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United in Defence

As we commemorate the 75th anniversary of D-Day, it’s a time to take stock on ways Canadians and Americans continue to serve together around the world to keep us safe. Here are a few examples of what Canadian Armed Forces (CAF) are up to lately:

Operation Neon

Canada is contributing to Operation Neon, a multinational effort to implement United Nations Security Council sanctions against North Korea. We have sent Canadian sailors and aircrews to identify sanctions evasion, especially ship-to-ship fuel transfers. A few CAF members will be directly embedded in the Enforcement Coordination Cell in Yokosuka, Japan. Harjit Sajjan, Minister of National Defence, said of the mission “Canadians can be proud of the work the Canadian Armed Forces are doing alongside our allies and partners in the Asia-Pacific region.” Another reason to be proud: the U.S. Department of Defence’s recent Indo-Pacific Strategy report recognizes Canada’s role in countering the North Korean regime.

Exercise Tradewinds

Until June 21, Canadian Armed Forces are participating in an annual U.S. Southern Command training exercise in the Caribbean to build our capability to counter transnational organized crime and provide humanitarian and disaster relief assistance. Ultimately, this exercise strengthens our safety and security in the region.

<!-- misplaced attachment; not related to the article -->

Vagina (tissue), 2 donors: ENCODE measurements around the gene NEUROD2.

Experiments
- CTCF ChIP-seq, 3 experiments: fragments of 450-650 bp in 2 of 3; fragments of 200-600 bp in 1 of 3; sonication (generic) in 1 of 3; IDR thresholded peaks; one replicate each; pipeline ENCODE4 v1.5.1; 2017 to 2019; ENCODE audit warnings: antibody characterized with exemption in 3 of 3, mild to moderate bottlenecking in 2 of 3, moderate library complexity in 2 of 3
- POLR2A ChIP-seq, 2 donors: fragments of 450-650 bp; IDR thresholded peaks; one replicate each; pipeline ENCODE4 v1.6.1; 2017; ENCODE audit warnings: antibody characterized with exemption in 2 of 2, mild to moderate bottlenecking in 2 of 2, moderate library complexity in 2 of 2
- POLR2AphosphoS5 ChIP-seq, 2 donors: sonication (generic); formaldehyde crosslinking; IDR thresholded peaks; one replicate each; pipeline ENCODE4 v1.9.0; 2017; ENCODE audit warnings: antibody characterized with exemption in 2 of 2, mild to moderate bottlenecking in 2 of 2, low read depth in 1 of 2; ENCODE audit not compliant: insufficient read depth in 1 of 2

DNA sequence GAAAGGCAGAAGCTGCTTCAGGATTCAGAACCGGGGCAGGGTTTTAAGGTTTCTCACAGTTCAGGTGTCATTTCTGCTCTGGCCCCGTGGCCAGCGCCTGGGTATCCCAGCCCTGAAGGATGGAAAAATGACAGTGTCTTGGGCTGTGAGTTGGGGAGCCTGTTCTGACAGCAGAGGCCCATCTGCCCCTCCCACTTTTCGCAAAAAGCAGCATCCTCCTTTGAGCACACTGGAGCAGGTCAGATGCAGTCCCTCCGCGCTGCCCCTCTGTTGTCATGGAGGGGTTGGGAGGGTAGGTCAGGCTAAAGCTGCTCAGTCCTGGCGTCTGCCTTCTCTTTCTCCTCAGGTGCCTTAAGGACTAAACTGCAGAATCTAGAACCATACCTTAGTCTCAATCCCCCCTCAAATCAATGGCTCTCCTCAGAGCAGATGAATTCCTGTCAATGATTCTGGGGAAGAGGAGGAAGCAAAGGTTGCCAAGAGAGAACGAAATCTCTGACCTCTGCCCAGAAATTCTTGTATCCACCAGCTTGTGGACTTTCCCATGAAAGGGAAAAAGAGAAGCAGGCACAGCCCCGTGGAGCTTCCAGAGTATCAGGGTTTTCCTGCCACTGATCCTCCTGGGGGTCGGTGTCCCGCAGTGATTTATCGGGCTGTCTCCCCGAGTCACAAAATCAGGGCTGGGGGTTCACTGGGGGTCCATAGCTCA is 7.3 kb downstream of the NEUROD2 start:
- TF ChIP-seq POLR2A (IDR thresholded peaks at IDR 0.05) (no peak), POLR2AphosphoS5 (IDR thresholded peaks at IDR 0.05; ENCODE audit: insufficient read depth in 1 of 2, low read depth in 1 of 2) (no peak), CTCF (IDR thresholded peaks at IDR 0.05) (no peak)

For our part, Her Majesty’s Canadian Ship Goose Bay and Royal Canadian Navy Clearance Divers will be working with an FBI dive team, military instructors, and other personnel in the weeks ahead. In a statement, Lieutenant-General Mike Rouleau, Commander, Canadian Joint Operations Command said “It is a privilege for the Canadian Armed Forces to work alongside our Caribbean partners and allies to hone our collective ability to operate in a complex security environment and rapidly respond to natural disasters. We have an incredible opportunity to learn from our Caribbean partners during TRADEWINDS 19, and likewise are proud of the expertise and knowledge we can share with them.”

Radarstat Constellation Mission Launch

Next week, Canada will launch the Radarstat Constellation Mission – three new identical satellites from Vandenberg Air Force Base in California. The satellites will help with maritime surveillance, disaster management, and ecosystem monitoring. The data from these satellites is critical to our men and women in uniform and first responders. In a natural disaster, this data can give them an overview of damages in the entire area so they can quickly assess the effort and personnel required on the ground. Satellite data also facilitates concrete plans based on the extent of the damage.

What’s more, authorities in the United States, Canada, and others around the world often turn to satellites to coordinate rescue operations. By working together through the International Charter Space and Major Disasters, we can share satellite data quickly to help those most in need.

To learn more about CAF’s work in the U.S. and abroad, follow @CAFinUS.

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